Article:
Igraine The Brave
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Igraine dreams of becoming a famous knight just like her great grandfather, but the truth is, life at the family castle is rather boring. Until the nephew of the baroness-next-door shows up. He's got a dastardly plan to capture the castle and claim as his own the wonderful singing spell books that belong to Igraine's magician parents. To make matters worse, at the very moment of the siege, her mom and dad botch a spell, turning themselves into pigs! Aided by a Gentle Giant and a Sorrowful Knight, it's up to Igraine to be brave and save the day--and the books!
guards had already driven their reluctant horses into the woods, making a way through the thorny undergrowth with their swords. The Sorrowful Knight leaped out of his cover and barred their way. “Who are you?” shouted one of the men. “In the name of Osmund the Magnificent, surrender!” One of the horsemen placed his sword point threateningly against the Sorrowful Knight’s breast. The others were coming up from all sides, but their horses shied once they were under the rustling trees. “I am the
kitchen, do not wait!” “Aaaabraaa …” sang the books happily, “… braacadaaabrah, fortissimo, pianissimo!” Then they slammed themselves shut. There was total silence. Albert had closed his eyes. “Well, what about it, mice?” he asked impatiently, without opening his eyes again. “Did it work this time?” The mice began squeaking excitedly. Albert opened his eyes and leaned over the plate with a happy smile. An apple and a roll lay on it. “What a wonderfully red apple, my boy!” said Sir Lamorak.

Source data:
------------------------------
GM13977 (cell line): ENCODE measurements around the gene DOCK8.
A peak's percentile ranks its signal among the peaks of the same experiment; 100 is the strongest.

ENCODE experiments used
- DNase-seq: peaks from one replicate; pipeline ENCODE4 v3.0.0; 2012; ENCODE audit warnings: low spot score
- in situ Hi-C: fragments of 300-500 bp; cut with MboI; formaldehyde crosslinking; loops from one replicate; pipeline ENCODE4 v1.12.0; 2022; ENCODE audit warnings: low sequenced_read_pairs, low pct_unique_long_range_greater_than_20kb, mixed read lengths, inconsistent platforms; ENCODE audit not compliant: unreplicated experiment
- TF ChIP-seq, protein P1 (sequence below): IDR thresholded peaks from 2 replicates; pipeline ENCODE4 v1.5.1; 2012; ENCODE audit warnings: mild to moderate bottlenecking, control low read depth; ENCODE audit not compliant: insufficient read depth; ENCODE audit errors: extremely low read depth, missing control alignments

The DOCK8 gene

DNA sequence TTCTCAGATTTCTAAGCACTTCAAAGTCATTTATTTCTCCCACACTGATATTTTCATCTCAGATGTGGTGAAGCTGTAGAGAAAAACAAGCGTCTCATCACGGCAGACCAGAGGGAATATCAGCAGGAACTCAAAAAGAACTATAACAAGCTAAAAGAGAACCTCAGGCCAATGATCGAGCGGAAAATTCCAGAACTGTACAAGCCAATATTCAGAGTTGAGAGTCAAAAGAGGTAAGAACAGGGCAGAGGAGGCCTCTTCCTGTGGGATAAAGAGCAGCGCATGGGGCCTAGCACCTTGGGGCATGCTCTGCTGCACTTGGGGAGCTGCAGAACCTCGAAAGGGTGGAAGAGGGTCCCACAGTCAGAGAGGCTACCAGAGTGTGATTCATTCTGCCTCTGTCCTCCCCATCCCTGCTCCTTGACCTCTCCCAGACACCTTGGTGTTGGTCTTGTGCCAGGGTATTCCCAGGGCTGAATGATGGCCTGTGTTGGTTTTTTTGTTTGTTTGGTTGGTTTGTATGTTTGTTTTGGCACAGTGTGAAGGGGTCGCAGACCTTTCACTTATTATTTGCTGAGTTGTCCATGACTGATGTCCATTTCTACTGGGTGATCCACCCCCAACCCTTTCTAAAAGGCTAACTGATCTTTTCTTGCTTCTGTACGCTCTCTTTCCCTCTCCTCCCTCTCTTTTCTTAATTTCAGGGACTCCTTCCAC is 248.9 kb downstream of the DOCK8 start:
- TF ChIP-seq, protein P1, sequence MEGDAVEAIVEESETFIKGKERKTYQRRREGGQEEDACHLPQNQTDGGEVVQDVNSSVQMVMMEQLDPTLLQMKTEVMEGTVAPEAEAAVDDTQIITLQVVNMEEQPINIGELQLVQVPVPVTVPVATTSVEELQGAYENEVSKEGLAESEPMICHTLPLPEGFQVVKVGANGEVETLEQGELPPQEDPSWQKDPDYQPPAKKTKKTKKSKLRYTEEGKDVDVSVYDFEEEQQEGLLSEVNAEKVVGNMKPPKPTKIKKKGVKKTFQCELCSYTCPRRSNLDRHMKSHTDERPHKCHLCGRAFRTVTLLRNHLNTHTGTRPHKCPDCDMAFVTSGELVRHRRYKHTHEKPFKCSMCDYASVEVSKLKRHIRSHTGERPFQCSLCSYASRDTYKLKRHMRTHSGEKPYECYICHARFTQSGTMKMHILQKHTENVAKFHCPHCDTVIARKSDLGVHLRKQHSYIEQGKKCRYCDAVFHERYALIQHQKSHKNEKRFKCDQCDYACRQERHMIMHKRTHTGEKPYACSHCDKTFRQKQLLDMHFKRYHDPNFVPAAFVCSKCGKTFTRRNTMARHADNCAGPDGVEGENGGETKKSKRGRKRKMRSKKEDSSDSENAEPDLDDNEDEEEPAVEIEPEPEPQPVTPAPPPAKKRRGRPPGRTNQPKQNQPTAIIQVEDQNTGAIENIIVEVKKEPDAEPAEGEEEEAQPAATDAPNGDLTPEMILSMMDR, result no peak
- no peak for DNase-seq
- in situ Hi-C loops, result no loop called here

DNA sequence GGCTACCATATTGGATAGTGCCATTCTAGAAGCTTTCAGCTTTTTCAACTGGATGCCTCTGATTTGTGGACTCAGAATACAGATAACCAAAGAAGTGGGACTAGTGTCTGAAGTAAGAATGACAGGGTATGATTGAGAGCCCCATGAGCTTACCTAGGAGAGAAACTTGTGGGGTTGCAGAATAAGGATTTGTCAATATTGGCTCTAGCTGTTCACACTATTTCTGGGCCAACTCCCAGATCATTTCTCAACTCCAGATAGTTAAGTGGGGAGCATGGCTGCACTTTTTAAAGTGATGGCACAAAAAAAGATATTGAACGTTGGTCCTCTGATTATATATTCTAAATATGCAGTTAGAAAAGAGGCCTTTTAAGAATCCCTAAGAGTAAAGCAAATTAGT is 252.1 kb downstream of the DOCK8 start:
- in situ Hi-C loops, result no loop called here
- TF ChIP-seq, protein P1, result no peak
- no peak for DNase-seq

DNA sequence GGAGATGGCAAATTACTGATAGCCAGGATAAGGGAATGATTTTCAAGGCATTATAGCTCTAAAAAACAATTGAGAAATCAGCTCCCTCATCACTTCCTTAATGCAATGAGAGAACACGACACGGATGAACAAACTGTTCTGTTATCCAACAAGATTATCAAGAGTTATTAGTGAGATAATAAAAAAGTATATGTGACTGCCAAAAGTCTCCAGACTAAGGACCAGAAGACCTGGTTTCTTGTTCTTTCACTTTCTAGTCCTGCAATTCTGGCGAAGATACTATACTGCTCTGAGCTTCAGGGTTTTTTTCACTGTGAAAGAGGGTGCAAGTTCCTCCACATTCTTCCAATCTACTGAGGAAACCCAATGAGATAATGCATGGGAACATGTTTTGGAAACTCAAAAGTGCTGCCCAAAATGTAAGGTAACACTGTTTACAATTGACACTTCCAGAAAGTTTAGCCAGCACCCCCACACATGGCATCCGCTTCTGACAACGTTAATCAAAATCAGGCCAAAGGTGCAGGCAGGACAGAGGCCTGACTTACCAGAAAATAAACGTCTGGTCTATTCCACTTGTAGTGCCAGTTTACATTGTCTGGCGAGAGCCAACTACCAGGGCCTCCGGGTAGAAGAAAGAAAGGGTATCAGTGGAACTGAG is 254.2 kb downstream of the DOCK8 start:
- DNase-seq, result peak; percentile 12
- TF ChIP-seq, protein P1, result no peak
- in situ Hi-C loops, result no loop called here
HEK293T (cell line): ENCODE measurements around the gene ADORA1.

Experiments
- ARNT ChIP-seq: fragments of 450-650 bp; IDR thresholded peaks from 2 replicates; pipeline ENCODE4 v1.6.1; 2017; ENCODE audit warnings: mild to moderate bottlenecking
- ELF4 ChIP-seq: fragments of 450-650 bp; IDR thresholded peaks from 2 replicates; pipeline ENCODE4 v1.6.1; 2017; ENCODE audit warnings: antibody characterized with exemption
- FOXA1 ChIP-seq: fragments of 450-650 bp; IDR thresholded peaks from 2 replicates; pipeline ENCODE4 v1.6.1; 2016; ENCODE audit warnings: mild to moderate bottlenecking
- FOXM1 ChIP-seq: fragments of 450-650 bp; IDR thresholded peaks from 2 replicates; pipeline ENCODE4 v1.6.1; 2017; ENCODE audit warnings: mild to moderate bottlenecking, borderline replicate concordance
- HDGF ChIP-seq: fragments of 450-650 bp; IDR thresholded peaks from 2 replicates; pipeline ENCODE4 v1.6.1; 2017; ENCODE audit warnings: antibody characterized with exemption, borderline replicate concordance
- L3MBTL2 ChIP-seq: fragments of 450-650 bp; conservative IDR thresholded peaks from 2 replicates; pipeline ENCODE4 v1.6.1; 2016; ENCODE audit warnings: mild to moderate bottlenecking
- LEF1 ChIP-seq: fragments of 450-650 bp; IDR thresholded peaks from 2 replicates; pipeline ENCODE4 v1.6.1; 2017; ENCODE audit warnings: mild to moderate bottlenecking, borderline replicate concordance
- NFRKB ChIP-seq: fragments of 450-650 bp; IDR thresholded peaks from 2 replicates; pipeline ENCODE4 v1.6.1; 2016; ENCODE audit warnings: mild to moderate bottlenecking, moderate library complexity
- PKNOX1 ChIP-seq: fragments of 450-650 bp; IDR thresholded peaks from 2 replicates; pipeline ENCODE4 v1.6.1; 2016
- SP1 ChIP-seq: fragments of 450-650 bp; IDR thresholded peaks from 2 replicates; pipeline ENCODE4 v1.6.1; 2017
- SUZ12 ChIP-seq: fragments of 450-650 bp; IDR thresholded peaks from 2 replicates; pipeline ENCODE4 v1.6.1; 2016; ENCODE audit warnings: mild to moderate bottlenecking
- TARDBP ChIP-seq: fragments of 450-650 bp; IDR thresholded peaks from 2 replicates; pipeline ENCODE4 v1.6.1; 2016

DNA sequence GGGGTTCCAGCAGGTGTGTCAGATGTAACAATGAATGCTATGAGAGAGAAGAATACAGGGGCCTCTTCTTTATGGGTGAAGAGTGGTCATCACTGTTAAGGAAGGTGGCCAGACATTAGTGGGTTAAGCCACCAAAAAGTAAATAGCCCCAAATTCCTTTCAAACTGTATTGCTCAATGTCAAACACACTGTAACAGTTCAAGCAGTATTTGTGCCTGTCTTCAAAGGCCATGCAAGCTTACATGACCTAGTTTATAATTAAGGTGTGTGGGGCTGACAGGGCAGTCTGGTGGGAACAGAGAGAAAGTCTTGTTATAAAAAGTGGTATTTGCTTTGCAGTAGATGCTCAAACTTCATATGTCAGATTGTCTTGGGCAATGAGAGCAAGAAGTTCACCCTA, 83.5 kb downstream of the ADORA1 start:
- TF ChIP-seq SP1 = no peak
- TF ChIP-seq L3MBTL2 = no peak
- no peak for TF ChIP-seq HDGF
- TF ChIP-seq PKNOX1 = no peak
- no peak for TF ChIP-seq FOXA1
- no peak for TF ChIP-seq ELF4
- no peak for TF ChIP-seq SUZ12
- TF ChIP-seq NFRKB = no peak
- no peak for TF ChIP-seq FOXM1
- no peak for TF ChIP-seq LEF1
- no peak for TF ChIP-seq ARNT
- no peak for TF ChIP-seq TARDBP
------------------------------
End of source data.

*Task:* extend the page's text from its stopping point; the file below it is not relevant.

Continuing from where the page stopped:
Bertram bowed to Igraine with a broad grin. “Your faithful watchdog at your service, noble lady!” “This is madness!” cried the Sorrowful Knight. “They’ll both be found and captured.” “Oh, no, I don’t think so,” said Albert mysteriously. Igraine had been sure she knew every single item in the armory of Pimpernel Castle, every shield, every sword, even every cloak, however moth-eaten. But she had never before noticed the strange thing that Albert took out of a small chest. It looked like a
making the ground shake all the way to the Spiky Knight’s tent. “Are you there, Bertram?” whispered Igraine. The one drawback to invisibility was that while other people couldn’t see them, they couldn’t see each other, either. “Right in front of you,” Bertram’s voice whispered in her ear. “Let’s go in.” Igraine looked around her one last time, pulled aside the heavy fabric of the tent flap, and slipped underneath. It was dark and stuffy inside. Through the sides of the tent red light fell on
in a moment. Casting spells is strenuous work, even for Books of Magic. “What do you think, Lamorak?” whispered Melisande. “Would we be more comfortable in the stables or downstairs in front of the hearth?” “I’d prefer the stables,” replied Sir Lamorak quietly, and yawned, which looks rather odd in a pig. So Albert and Igraine took their parents to the stables, made them a comfortable bed of clean straw, and then left them alone — with the horses, who looked disapproving when they saw their